Item description for Beyond Radical by Gene Edwards...
Overview What if you found out that nothing we protestants practice originated in the first century? What if you found out that almost all of the things we evangelicals practice originated in the last 500 years? What if you discovered that those practices originated quite by accident? Then how would you feel if you discovered that we distort history when we try to teach that these practices are all New Testament, existed in the first century, and are "right out of the Word of God!" Would that discovery affect your life? If not, you need not read this book on the history of the origin of Christian practices. But if you happen to be bored with the present-day practices of Christianity, then you will find this to be one of the most exciting pieces of literature you have ever read. This book could make a radical out of you. For a few, it might even move you Beyond Radical.
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Est. Packaging Dimensions: Length: 0.5" Width: 6" Height: 8.5" Weight: 0.4 lbs.
Release Date Aug 1, 2002
ISBN 0940232707 ISBN13 9780940232709
Availability 0 units.
More About Gene Edwards
Gene Edwards is one of America's most beloved Christian authors. He has published over 25 best-selling books, and his signature work, "The Divine Romance," has been called a masterpiece of Christian literature. He has written biblical fiction covering nearly the entire Bible, with titles that include the following: "The Beginning," "The Escape," "The Birth," "The Divine Romance," "The Triumph," "Revolution," "The Silas Diary," "The Titus Diary," "The Timothy Diary," "The Priscilla Diary," "The Gaius Diary," and "The Return."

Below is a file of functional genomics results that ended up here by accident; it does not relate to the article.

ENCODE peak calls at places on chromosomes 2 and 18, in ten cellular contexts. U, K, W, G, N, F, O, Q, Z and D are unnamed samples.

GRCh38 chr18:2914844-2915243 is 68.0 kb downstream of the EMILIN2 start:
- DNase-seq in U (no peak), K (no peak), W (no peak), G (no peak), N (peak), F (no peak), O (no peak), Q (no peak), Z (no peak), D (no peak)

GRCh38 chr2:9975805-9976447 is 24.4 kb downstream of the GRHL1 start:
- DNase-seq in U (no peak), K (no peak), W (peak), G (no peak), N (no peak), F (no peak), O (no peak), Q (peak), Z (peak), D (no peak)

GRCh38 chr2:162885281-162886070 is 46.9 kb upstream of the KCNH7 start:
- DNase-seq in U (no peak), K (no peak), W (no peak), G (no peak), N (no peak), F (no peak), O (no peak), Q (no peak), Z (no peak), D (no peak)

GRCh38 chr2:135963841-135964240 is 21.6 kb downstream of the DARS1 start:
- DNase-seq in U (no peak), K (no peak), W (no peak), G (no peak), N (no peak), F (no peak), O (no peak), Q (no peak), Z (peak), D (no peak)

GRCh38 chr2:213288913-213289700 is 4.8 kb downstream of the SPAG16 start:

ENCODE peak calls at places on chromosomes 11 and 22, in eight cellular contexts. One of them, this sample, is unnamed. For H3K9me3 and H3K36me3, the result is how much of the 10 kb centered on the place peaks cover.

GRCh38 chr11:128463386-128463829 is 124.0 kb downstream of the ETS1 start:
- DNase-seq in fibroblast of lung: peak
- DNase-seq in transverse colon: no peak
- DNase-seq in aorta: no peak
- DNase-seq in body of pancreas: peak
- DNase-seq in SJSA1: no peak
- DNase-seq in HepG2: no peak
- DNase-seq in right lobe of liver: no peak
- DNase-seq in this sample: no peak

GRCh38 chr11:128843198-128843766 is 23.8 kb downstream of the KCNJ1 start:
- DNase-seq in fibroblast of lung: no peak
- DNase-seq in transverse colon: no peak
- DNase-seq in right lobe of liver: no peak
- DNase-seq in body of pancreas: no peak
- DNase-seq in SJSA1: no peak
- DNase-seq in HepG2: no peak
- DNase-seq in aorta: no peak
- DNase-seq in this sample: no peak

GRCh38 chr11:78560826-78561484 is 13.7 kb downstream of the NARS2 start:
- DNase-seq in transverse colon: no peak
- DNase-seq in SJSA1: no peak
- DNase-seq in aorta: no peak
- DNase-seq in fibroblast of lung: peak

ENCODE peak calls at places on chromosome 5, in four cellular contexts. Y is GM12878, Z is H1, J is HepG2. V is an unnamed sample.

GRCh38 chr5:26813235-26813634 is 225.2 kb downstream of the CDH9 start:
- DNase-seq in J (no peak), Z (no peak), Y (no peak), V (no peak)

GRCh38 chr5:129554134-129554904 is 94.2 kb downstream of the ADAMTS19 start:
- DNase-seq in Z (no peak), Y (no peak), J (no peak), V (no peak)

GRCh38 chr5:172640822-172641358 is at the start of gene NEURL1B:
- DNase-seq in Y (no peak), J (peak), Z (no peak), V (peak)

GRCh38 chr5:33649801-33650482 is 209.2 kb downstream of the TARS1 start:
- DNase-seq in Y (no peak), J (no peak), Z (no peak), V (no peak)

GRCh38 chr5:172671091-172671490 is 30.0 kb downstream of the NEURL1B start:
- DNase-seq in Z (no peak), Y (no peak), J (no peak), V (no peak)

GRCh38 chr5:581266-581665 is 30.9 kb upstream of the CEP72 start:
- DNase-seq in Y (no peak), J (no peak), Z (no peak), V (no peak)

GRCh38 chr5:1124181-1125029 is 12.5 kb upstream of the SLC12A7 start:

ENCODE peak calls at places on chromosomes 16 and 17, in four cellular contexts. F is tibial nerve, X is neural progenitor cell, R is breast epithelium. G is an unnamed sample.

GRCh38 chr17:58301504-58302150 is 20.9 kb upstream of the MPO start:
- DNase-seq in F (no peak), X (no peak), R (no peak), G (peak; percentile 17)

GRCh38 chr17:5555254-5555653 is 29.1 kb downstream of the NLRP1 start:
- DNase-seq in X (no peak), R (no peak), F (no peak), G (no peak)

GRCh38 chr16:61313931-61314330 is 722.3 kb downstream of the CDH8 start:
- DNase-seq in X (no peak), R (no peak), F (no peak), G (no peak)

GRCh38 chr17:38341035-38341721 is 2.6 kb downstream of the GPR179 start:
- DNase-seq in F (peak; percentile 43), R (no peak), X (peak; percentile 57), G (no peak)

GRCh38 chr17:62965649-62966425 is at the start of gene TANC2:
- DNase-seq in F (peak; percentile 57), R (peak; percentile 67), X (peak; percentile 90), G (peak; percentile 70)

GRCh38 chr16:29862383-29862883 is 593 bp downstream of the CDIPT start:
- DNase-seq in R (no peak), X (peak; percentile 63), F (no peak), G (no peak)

Gene grew up in the East Texas oil fields and entered college at the age of 15. He graduated from East Texas State University at 18 with a bachelor's degree in English history and received his M.Div. from Southwestern Baptist Theological Seminary. Gene is part of the house-church movement, and he travels extensively to aid Christians as they begin meeting in homes rather than in church buildings. He also conducts conferences on living the deeper Christian life.
Gene and his wife, Helen, reside in Jacksonville, Florida, and have two grown children.
Gene Edwards currently resides in Jacksonville, in the state of Florida. Gene Edwards was born in 1932.
Gene Edwards has published or released items in the following series...
Reviews - What do customers think about Beyond Radical?
Presumptuous Feb 17, 2006
While it is important for us to question our practices, it is also important not to make groundless assumptions about them, or to be historically or scripturally presumtuous or inaccurate.
I had never read any of Mr. Edwards' books (he has written scores of them), but the title of this book intrigued me so I bought a copy and read it. I know that what is practiced by the "churches" today may well be wrong or misguided. I was looking for a book that would lay out a historical foundation and give a biblical answer. This book does neither.